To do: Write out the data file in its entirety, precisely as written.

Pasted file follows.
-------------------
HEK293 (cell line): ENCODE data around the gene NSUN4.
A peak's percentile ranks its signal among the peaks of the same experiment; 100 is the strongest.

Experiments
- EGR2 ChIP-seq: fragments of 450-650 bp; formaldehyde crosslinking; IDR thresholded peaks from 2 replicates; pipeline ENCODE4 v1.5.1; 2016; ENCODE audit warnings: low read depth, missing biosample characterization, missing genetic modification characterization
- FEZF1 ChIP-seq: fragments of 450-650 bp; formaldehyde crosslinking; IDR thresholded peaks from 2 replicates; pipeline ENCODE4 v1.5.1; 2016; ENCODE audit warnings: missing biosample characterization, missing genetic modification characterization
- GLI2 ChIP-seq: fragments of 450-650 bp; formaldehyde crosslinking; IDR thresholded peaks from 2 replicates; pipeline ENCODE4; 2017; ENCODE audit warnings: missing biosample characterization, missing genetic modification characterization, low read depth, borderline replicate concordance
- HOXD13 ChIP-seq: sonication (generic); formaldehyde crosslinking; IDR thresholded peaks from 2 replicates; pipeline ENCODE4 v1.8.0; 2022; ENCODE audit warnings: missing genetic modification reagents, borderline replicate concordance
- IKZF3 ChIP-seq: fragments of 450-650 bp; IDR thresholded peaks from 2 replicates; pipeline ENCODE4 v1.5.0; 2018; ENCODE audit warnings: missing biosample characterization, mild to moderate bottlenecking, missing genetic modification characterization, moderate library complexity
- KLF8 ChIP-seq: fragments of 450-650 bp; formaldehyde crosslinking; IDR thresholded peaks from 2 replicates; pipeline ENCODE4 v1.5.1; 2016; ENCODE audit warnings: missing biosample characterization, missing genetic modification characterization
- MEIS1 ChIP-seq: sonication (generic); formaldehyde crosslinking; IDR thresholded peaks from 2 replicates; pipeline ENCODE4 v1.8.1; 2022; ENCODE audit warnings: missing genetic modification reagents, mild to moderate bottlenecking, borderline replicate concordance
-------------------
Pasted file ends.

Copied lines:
HEK293 (cell line): ENCODE data around the gene NSUN4.
A peak's percentile ranks its signal among the peaks of the same experiment; 100 is the strongest.

Experiments
- EGR2 ChIP-seq: fragments of 450-650 bp; formaldehyde crosslinking; IDR thresholded peaks from 2 replicates; pipeline ENCODE4 v1.5.1; 2016; ENCODE audit warnings: low read depth, missing biosample characterization, missing genetic modification characterization
- FEZF1 ChIP-seq: fragments of 450-650 bp; formaldehyde crosslinking; IDR thresholded peaks from 2 replicates; pipeline ENCODE4 v1.5.1; 2016; ENCODE audit warnings: missing biosample characterization, missing genetic modification characterization
- GLI2 ChIP-seq: fragments of 450-650 bp; formaldehyde crosslinking; IDR thresholded peaks from 2 replicates; pipeline ENCODE4; 2017; ENCODE audit warnings: missing biosample characterization, missing genetic modification characterization, low read depth, borderline replicate concordance
- HOXD13 ChIP-seq: sonication (generic); formaldehyde crosslinking; IDR thresholded peaks from 2 replicates; pipeline ENCODE4 v1.8.0; 2022; ENCODE audit warnings: missing genetic modification reagents, borderline replicate concordance
- IKZF3 ChIP-seq: fragments of 450-650 bp; IDR thresholded peaks from 2 replicates; pipeline ENCODE4 v1.5.0; 2018; ENCODE audit warnings: missing biosample characterization, mild to moderate bottlenecking, missing genetic modification characterization, moderate library complexity
- KLF8 ChIP-seq: fragments of 450-650 bp; formaldehyde crosslinking; IDR thresholded peaks from 2 replicates; pipeline ENCODE4 v1.5.1; 2016; ENCODE audit warnings: missing biosample characterization, missing genetic modification characterization
- MEIS1 ChIP-seq: sonication (generic); formaldehyde crosslinking; IDR thresholded peaks from 2 replicates; pipeline ENCODE4 v1.8.1; 2022; ENCODE audit warnings: missing genetic modification reagents, mild to moderate bottlenecking, borderline replicate concordance